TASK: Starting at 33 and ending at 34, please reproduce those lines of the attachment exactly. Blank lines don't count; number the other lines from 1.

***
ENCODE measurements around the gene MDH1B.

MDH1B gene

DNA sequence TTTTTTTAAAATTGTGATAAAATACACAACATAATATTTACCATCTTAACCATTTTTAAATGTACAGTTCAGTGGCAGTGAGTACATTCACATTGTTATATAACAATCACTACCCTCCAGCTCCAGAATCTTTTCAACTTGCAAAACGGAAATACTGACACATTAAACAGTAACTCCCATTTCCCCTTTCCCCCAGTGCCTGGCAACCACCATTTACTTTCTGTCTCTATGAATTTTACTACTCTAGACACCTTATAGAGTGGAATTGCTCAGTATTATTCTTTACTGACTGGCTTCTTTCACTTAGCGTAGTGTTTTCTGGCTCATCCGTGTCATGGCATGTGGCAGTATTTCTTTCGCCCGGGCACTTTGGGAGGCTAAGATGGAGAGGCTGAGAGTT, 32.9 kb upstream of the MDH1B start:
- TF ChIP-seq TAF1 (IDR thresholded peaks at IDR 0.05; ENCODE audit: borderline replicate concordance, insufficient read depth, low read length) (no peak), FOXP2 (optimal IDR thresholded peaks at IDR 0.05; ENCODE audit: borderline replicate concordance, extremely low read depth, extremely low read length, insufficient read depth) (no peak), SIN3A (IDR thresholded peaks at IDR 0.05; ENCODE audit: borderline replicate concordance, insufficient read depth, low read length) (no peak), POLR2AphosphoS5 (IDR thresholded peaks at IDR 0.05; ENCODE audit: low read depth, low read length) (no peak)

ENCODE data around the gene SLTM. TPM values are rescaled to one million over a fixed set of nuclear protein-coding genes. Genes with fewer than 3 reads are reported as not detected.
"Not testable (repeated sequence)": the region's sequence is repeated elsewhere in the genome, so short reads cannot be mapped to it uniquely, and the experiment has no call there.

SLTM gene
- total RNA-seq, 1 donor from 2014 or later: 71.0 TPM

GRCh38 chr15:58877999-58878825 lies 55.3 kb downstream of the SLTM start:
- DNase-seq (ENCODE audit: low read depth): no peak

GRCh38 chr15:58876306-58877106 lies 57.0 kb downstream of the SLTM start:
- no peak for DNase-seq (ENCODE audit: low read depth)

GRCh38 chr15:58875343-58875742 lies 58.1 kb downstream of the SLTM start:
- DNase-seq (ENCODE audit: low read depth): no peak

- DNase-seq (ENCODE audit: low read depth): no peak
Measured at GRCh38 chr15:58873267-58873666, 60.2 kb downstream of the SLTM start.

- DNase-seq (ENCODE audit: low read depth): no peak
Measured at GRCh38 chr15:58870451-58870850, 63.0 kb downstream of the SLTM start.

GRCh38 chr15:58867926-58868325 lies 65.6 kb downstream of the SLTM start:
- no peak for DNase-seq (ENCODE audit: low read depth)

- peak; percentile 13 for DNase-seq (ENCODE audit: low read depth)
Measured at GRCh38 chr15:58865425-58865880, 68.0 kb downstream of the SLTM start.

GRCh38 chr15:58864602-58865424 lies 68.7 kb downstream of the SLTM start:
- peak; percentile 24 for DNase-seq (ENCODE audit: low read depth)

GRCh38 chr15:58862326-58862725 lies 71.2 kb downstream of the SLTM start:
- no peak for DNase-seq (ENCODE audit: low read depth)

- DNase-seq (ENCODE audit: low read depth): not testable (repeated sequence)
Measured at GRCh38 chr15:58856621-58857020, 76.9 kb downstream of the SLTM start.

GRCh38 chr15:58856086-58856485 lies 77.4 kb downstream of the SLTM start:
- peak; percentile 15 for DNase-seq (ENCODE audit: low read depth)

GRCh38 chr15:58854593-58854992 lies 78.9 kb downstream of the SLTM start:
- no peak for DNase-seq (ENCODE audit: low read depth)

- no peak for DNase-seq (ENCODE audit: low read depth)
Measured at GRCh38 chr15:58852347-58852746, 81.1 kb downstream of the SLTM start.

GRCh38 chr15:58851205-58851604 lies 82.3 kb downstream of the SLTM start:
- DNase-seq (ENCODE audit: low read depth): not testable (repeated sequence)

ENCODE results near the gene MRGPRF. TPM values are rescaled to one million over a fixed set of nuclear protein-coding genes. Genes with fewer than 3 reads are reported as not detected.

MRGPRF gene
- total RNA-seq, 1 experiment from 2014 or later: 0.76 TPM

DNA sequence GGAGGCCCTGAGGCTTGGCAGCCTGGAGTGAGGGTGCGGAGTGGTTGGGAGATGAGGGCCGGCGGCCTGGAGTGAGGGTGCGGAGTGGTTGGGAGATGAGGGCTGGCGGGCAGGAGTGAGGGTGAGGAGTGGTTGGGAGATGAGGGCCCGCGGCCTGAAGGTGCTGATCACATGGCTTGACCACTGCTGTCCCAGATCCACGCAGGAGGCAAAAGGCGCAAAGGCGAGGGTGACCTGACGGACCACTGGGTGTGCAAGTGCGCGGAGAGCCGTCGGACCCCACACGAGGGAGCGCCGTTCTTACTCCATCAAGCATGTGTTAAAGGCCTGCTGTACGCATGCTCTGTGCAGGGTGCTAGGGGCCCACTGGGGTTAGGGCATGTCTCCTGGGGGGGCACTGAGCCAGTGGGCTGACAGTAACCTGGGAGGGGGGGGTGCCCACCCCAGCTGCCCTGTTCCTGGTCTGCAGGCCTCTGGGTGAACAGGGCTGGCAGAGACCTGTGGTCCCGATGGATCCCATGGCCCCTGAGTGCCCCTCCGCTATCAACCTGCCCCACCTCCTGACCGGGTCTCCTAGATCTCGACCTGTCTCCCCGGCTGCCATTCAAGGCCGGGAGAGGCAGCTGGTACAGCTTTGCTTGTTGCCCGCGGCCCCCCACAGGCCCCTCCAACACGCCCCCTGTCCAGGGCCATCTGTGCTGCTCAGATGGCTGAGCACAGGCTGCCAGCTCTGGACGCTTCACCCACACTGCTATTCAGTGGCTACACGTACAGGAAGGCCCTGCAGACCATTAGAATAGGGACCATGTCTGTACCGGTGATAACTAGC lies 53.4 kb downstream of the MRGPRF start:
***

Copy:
- no peak for DNase-seq (ENCODE audit: low read depth)
Measured at GRCh38 chr15:58852347-58852746, 81.1 kb downstream of the SLTM start.